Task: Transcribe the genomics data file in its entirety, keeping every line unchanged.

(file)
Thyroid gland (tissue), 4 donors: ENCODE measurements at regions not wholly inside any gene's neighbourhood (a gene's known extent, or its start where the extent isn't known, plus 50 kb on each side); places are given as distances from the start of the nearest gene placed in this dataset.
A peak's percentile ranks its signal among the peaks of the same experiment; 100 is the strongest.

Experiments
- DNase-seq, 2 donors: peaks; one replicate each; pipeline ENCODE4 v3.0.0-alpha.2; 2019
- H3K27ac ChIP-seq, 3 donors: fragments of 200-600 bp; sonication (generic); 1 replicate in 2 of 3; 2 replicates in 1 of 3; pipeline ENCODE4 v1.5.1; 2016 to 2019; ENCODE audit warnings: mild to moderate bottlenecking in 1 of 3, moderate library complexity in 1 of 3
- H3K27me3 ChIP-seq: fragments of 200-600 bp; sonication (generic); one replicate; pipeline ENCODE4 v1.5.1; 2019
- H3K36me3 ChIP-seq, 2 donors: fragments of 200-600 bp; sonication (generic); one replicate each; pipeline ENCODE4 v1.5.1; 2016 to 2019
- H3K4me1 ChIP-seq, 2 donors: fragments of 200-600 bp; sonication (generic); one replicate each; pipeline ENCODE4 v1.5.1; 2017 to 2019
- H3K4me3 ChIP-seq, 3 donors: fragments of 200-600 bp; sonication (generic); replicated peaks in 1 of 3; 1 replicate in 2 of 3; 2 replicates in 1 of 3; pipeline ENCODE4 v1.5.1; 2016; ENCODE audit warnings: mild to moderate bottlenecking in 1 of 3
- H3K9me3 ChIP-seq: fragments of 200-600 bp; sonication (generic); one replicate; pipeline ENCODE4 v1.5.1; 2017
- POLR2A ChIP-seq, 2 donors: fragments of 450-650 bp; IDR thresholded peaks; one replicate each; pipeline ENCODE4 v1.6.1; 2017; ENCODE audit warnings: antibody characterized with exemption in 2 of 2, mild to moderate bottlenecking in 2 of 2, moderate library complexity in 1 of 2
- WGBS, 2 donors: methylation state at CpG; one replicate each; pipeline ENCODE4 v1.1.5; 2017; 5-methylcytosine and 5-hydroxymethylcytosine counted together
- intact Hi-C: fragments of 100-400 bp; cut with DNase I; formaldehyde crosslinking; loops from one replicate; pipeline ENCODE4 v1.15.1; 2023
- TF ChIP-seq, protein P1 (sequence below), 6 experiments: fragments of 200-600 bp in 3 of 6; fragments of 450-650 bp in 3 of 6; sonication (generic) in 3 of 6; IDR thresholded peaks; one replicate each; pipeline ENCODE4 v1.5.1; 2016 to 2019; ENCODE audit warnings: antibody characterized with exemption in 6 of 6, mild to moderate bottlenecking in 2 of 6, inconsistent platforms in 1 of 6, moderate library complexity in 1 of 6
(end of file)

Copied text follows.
Thyroid gland (tissue), 4 donors: ENCODE measurements at regions not wholly inside any gene's neighbourhood (a gene's known extent, or its start where the extent isn't known, plus 50 kb on each side); places are given as distances from the start of the nearest gene placed in this dataset.
A peak's percentile ranks its signal among the peaks of the same experiment; 100 is the strongest.

Experiments
- DNase-seq, 2 donors: peaks; one replicate each; pipeline ENCODE4 v3.0.0-alpha.2; 2019
- H3K27ac ChIP-seq, 3 donors: fragments of 200-600 bp; sonication (generic); 1 replicate in 2 of 3; 2 replicates in 1 of 3; pipeline ENCODE4 v1.5.1; 2016 to 2019; ENCODE audit warnings: mild to moderate bottlenecking in 1 of 3, moderate library complexity in 1 of 3
- H3K27me3 ChIP-seq: fragments of 200-600 bp; sonication (generic); one replicate; pipeline ENCODE4 v1.5.1; 2019
- H3K36me3 ChIP-seq, 2 donors: fragments of 200-600 bp; sonication (generic); one replicate each; pipeline ENCODE4 v1.5.1; 2016 to 2019
- H3K4me1 ChIP-seq, 2 donors: fragments of 200-600 bp; sonication (generic); one replicate each; pipeline ENCODE4 v1.5.1; 2017 to 2019
- H3K4me3 ChIP-seq, 3 donors: fragments of 200-600 bp; sonication (generic); replicated peaks in 1 of 3; 1 replicate in 2 of 3; 2 replicates in 1 of 3; pipeline ENCODE4 v1.5.1; 2016; ENCODE audit warnings: mild to moderate bottlenecking in 1 of 3
- H3K9me3 ChIP-seq: fragments of 200-600 bp; sonication (generic); one replicate; pipeline ENCODE4 v1.5.1; 2017
- POLR2A ChIP-seq, 2 donors: fragments of 450-650 bp; IDR thresholded peaks; one replicate each; pipeline ENCODE4 v1.6.1; 2017; ENCODE audit warnings: antibody characterized with exemption in 2 of 2, mild to moderate bottlenecking in 2 of 2, moderate library complexity in 1 of 2
- WGBS, 2 donors: methylation state at CpG; one replicate each; pipeline ENCODE4 v1.1.5; 2017; 5-methylcytosine and 5-hydroxymethylcytosine counted together
- intact Hi-C: fragments of 100-400 bp; cut with DNase I; formaldehyde crosslinking; loops from one replicate; pipeline ENCODE4 v1.15.1; 2023
- TF ChIP-seq, protein P1 (sequence below), 6 experiments: fragments of 200-600 bp in 3 of 6; fragments of 450-650 bp in 3 of 6; sonication (generic) in 3 of 6; IDR thresholded peaks; one replicate each; pipeline ENCODE4 v1.5.1; 2016 to 2019; ENCODE audit warnings: antibody characterized with exemption in 6 of 6, mild to moderate bottlenecking in 2 of 6, inconsistent platforms in 1 of 6, moderate library complexity in 1 of 6